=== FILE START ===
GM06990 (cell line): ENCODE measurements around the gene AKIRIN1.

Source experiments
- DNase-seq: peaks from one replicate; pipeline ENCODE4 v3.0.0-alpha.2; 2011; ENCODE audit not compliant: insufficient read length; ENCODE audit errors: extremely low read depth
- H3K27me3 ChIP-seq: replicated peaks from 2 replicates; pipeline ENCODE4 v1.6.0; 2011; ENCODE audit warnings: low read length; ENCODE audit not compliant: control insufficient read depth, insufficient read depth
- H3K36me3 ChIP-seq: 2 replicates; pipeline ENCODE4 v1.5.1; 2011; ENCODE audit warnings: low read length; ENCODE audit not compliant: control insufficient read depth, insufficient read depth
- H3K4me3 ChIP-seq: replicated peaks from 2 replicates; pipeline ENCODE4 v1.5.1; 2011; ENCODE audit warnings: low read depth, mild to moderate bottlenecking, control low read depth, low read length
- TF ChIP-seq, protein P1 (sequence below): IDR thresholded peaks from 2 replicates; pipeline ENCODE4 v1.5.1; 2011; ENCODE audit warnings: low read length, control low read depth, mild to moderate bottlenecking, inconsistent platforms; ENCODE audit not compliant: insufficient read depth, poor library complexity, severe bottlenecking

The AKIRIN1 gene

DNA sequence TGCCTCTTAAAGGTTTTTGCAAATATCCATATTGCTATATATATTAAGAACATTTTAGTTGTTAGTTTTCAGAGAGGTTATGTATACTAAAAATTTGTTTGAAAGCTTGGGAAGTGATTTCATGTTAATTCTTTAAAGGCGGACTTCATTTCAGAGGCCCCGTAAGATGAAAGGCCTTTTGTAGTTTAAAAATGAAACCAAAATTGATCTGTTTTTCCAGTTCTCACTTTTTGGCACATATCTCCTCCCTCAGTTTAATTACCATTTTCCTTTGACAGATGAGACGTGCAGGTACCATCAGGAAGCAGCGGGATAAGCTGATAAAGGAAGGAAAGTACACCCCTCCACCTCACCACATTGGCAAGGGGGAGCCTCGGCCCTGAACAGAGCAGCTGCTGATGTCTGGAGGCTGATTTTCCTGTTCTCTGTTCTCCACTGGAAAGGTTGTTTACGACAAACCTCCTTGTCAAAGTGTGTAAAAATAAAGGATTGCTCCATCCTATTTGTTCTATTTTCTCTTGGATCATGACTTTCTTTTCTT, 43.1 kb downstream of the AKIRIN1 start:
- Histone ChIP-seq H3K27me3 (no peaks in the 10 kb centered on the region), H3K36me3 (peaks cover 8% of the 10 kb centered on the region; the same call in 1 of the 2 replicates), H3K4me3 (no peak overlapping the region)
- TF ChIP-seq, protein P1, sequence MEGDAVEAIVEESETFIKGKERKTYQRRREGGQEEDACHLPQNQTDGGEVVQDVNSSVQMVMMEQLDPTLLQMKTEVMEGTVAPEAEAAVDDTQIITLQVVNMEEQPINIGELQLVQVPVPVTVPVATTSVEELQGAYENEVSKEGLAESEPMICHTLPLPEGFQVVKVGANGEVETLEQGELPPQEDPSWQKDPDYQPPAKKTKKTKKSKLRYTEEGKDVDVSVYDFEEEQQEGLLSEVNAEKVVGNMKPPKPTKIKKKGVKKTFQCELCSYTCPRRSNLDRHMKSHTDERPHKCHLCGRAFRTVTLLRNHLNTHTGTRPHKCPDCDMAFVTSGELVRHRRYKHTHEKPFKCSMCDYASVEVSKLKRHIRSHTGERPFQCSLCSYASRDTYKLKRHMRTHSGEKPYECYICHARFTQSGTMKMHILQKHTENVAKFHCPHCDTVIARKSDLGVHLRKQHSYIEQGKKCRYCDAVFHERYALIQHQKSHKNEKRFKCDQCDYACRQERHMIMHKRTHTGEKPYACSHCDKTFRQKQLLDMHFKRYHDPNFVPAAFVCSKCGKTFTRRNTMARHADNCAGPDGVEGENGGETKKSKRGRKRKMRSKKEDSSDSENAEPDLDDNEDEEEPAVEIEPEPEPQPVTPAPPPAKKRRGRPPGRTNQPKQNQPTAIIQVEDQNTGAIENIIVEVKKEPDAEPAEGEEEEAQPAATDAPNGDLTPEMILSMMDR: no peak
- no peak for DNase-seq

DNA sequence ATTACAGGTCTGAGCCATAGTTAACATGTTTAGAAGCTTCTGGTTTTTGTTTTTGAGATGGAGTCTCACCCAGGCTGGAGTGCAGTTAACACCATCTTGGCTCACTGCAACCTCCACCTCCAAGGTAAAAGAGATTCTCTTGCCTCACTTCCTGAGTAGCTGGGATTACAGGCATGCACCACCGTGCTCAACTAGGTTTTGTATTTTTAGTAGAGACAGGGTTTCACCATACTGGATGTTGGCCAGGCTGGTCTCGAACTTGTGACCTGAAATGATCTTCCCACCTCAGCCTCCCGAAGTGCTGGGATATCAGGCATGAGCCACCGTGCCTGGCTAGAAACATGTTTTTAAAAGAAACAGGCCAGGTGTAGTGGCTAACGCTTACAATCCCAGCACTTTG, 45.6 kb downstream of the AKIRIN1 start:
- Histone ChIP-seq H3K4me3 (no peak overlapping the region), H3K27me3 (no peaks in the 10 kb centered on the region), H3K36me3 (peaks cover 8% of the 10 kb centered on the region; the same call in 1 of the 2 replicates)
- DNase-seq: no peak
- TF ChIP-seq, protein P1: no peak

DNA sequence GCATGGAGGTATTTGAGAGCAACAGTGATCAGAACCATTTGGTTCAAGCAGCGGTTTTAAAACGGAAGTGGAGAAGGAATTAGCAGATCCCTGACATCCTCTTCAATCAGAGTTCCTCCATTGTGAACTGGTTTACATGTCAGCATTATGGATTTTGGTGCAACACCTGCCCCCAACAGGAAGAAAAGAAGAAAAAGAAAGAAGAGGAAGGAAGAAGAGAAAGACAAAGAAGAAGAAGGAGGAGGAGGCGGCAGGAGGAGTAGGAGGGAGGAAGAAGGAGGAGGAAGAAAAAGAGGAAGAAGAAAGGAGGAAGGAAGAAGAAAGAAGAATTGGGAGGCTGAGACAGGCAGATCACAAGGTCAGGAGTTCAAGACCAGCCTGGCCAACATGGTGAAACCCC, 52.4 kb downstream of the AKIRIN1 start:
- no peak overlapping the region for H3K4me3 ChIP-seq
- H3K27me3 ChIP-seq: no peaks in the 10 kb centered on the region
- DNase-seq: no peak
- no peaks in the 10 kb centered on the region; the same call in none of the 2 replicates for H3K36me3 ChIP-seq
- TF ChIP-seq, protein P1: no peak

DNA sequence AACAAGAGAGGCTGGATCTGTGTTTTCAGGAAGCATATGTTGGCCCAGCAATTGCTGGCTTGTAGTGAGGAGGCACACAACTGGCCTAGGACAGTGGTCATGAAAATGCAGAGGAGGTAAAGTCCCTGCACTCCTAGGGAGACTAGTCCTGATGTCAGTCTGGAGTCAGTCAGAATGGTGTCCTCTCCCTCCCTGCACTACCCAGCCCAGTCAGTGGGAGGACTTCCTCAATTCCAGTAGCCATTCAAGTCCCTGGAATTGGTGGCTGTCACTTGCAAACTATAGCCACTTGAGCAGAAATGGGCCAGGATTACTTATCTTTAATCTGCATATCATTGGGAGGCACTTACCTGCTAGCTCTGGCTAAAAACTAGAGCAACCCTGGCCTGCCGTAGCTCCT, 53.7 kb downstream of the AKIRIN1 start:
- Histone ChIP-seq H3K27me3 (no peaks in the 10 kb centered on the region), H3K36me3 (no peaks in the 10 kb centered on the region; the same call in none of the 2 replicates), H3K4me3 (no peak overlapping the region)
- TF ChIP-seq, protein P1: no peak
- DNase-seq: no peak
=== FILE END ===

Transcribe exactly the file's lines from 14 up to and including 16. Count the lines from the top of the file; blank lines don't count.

- Histone ChIP-seq H3K4me3 (no peak overlapping the region), H3K27me3 (no peaks in the 10 kb centered on the region), H3K36me3 (peaks cover 8% of the 10 kb centered on the region; the same call in 1 of the 2 replicates)
- DNase-seq: no peak
- TF ChIP-seq, protein P1: no peak